Finally, recently deceased screenwriter Suso Cecchi D’Amico, whom Rondi calls his “lifelong best friend”, will be given a special Marc’Aurelio in her memory.

Artistic director Piera Detassis says that, given the size of Rome, the event has the potential to grow further. “We are not Venice but we have a market. We have a town, an audience, hotels and restaurants.”

Rome unveils its official selection on October 7 and Detassis says the festival received double the submissions it did last year. “I am trying to put together quality and arthouse movies as well as star power, which I know is very important for the festival, for the red carpet and for the city,” she says.

She acknowledges that with the recession, it is a “transitional year for the Americans and North American productions in regards to film festivals. I am sure they will try to avoid launches at film festivals because it is too expensive.”

Rome may have reduced its prize pot since its launch, but it still offers a $52,000 (€40,000) cash prize with the Golden Marc’Aurelio audience award, while the best debut film or performer receives $13,000 (€10,000).

Titles already announced for Rome’s competition section include Massy Tadjedin’s Last Night, which will open the festival, as well as Love Crime, Alain ­Corneau’s last film, which screens in Rome after a Toronto premiere. Actor and director Sergio Castellitto will head the international jury.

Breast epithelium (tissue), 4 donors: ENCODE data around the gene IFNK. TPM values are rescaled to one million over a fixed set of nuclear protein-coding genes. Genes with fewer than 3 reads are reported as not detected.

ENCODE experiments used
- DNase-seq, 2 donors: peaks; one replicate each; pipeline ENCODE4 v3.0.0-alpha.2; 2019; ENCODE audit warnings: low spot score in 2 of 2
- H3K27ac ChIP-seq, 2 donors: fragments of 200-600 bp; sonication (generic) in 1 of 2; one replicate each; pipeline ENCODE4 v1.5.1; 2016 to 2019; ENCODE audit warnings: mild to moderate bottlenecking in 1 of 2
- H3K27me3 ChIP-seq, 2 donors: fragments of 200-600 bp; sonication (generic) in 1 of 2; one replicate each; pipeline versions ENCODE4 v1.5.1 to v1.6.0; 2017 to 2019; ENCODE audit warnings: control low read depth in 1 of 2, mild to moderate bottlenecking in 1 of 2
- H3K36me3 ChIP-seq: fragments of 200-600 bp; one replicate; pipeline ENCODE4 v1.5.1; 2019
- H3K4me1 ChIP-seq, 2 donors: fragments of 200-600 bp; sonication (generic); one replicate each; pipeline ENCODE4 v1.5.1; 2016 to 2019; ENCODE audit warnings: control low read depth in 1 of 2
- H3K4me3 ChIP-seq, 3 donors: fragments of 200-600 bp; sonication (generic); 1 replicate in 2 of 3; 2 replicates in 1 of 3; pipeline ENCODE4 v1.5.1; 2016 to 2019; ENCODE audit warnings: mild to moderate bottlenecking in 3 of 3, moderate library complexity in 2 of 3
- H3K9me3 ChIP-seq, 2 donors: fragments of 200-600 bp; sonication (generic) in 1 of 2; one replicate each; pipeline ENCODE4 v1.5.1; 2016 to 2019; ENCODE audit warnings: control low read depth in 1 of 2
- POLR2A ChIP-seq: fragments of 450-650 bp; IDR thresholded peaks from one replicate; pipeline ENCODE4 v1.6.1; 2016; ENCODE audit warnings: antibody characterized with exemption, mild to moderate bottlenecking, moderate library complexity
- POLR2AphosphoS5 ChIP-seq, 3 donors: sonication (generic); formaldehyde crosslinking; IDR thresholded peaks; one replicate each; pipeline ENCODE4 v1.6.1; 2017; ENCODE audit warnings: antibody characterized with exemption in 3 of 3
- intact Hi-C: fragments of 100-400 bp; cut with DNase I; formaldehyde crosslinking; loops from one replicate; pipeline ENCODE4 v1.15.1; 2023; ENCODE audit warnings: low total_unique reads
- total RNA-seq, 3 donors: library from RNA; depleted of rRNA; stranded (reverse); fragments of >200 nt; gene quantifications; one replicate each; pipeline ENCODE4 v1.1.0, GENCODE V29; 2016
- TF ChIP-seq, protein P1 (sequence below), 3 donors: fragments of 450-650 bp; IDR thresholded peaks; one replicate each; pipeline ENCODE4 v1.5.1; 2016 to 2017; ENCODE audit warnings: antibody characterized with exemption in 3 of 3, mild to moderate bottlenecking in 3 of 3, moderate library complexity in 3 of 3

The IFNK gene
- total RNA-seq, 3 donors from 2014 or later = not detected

Out of competition entries include Rabbit Hole by John Cameron Mitchell, while the latest in the popular Italian animation series, Winx Club 3D — Magic Adventure by Iginio Straffi, will run in the Alice In The City section for young people. Rome will also screen the world premiere of a restored La Dolce Vita from Martin Scorsese’s World ­Cinema Foundation.

For the industry, Rome is becoming a strong launchpad into the Italian market, with more than 2,000 Italian journalists attending last year’s edition. “Many Italian films chose Rome as their first option before Venice,” says Detassis. “So we were in the position to choose between the films which chose us.”